Acton Institute Powerblog

AU08 Blogger Wrap-Up

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We had a very active week on the blogosphere during this year’s Acton University. The daily round-ups are linked below, as well as updated links to summary and reflective posts written after the conference’s completion. Many of our bloggers have been inspired to produce a series of reactions in the days and weeks following this year’s events.

If you’ve posted your thoughts on Acton University 2008 and we haven’t noted it above, kindly drop us a line in the comment boxes below.

Jordan J. Ballor Jordan J. Ballor (Dr. theol., University of Zurich; Ph.D., Calvin Theological Seminary) is a senior research fellow and director of publishing at the Acton Institute for the Study of Religion & Liberty, where he also serves as executive editor the Journal of Markets & Morality. He is author of Get Your Hands Dirty: Essays on Christian Social Thought (and Action) (Wipf & Stock, 2013), Covenant, Causality, and Law: A Study in the Theology of Wolfgang Musculus (Vandenhoeck & Ruprecht, 2012) and Ecumenical Babel: Confusing Economic Ideology and the Church's Social Witness (Christian's Library Press, 2010), as well as editor of numerous works, including Abraham Kuyper Collected Works in Public Theology. Jordan is also associate director of the Junius Institute for Digital Reformation Research at Calvin Theological Seminary. He has authored articles in academic publications such as The Journal of Religion, Scottish Journal of Theology, Reformation & Renaissance Review, and Journal of Scholarly Publishing, and has written popular pieces for newspapers including the Detroit News, Orange County Register, and The Atlanta Journal-Constitution. In 2006, Jordan was profiled in the book, The Relevant Nation: 50 Activists, Artists And Innovators Who Are Changing The World Through Faith. Jordan's scholarly interests include Reformation studies, church-state relations, theological anthropology, social ethics, theology and economics, and research methodology. Jordan is a member of the Christian Reformed Church in North America (CRCNA), and he resides in Jenison, Michigan with his wife and three children.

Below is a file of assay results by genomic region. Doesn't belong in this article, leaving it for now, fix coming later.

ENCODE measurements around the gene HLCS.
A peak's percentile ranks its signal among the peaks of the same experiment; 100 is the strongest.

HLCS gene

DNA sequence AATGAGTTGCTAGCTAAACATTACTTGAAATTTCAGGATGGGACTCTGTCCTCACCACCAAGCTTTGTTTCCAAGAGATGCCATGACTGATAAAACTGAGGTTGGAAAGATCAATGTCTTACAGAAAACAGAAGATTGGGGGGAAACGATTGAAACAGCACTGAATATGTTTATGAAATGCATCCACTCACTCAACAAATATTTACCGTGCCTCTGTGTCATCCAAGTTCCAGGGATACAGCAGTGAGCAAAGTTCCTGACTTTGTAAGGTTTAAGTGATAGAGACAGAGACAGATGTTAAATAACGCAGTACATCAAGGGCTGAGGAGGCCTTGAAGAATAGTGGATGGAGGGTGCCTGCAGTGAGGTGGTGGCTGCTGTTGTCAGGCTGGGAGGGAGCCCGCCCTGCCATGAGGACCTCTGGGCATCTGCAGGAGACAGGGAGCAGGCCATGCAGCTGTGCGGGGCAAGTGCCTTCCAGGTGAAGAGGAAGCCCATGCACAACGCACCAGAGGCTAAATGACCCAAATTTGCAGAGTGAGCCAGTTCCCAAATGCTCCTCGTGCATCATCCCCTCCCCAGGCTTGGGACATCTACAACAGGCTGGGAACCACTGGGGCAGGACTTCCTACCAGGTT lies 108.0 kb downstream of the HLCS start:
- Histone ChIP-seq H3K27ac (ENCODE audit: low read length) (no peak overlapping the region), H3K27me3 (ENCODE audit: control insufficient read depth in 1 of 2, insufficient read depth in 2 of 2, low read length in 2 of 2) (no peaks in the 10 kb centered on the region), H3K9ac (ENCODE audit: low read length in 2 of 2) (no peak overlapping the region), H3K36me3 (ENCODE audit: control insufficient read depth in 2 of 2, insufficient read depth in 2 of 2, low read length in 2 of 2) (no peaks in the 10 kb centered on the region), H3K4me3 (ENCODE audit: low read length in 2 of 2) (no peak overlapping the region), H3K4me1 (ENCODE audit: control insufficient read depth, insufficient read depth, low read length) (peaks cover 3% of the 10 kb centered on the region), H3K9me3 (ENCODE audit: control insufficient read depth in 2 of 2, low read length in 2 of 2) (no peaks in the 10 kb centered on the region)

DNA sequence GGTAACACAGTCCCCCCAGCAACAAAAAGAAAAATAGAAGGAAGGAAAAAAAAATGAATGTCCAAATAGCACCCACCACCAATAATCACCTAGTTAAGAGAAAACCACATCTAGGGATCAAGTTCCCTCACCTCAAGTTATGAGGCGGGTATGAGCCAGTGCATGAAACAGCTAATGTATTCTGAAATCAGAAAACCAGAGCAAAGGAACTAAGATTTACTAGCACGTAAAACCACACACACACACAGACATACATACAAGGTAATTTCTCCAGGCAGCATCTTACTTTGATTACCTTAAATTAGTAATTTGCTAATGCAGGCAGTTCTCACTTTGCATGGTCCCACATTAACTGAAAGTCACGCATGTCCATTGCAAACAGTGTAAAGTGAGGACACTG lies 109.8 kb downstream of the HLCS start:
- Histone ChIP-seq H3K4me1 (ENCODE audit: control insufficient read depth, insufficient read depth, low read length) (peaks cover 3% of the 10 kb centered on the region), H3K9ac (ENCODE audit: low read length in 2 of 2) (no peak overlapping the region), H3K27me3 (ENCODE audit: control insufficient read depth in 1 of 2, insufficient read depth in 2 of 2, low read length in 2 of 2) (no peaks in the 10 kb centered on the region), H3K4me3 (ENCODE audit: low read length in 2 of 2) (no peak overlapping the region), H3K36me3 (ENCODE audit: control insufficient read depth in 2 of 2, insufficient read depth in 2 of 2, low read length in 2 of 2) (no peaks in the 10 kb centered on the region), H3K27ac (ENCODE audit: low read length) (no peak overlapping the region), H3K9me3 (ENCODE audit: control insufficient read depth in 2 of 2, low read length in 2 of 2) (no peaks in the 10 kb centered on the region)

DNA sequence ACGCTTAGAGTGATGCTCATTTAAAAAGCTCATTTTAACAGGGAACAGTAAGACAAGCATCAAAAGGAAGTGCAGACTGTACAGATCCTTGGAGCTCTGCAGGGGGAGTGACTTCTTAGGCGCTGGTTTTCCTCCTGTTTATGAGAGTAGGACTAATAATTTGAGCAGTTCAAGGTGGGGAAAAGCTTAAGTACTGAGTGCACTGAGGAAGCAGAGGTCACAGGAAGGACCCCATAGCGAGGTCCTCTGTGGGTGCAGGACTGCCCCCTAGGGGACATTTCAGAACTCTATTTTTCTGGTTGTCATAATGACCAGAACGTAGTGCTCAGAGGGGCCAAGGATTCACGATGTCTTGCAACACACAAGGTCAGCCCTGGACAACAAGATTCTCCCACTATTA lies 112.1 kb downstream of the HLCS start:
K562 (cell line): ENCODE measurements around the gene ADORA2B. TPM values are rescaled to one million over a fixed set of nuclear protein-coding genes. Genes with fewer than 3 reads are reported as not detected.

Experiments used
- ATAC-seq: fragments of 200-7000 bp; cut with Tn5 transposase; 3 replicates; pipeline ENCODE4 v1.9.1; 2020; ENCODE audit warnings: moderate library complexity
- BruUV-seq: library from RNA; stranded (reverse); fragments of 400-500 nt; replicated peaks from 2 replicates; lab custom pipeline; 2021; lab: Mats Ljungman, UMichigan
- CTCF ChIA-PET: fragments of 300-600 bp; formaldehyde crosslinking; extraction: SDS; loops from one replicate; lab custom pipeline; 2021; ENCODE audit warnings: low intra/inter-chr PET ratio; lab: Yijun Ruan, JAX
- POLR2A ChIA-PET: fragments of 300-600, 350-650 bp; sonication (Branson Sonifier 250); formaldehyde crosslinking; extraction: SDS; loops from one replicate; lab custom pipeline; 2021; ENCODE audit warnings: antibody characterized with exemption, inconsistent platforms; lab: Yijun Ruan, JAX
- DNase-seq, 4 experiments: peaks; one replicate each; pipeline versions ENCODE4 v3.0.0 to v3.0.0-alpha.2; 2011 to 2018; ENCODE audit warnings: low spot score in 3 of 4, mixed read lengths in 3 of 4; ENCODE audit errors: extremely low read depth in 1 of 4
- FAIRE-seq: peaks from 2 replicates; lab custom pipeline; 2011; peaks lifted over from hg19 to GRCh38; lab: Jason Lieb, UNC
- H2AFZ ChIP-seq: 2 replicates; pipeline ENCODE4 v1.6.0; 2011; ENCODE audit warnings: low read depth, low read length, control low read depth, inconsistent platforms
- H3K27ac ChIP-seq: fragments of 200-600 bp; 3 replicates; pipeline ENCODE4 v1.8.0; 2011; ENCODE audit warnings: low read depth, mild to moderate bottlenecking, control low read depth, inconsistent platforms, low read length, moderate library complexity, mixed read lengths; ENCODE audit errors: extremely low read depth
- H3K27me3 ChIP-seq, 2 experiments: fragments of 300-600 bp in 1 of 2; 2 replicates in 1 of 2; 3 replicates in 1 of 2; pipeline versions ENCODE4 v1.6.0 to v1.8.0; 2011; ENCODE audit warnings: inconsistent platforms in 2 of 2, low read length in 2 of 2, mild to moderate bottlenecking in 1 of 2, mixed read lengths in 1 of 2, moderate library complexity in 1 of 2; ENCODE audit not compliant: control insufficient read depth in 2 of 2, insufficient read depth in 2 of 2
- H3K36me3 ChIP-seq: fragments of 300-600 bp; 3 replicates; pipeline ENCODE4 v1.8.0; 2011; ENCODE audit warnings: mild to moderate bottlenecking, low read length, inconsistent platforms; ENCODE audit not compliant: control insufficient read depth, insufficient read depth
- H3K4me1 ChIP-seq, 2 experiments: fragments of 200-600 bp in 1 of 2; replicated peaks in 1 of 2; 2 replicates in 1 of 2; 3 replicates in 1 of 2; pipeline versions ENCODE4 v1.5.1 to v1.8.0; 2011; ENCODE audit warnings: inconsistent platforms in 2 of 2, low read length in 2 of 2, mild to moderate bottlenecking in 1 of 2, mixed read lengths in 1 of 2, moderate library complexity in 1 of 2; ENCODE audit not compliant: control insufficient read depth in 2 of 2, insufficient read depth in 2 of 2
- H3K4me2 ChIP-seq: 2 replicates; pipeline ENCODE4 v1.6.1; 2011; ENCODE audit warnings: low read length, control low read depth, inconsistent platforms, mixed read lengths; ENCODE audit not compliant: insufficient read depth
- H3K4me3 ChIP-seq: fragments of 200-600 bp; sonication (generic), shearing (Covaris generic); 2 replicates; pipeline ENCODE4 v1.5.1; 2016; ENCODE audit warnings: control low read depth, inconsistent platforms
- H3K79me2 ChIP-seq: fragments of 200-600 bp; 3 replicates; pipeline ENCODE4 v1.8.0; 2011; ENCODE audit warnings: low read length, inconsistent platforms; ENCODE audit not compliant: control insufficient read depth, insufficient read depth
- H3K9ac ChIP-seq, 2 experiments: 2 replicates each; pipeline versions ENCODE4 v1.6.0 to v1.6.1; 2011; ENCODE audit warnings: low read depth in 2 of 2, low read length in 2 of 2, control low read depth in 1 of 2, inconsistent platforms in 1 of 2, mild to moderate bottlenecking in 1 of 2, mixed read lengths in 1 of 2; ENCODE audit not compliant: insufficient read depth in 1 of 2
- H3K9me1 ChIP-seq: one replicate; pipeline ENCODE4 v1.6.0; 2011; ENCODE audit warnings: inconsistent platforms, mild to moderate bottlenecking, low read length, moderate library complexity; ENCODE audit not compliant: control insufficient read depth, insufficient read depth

Comments

  • Tex

    Not sure where to direct this question, but I figured someone who knows where it ought to end up probably reads this blog.

    In one of his lectures at Acton University on globablization and the developing world, Mr. Miller alluded to coercive practices (imperialistic, he called them) that tied foreign aid to compliance with suspect family planning solutions like abortion and even sterilization.

    I’m looking for documentation/citations that document this claim…google is not turning up as much as I would hope.

    Help?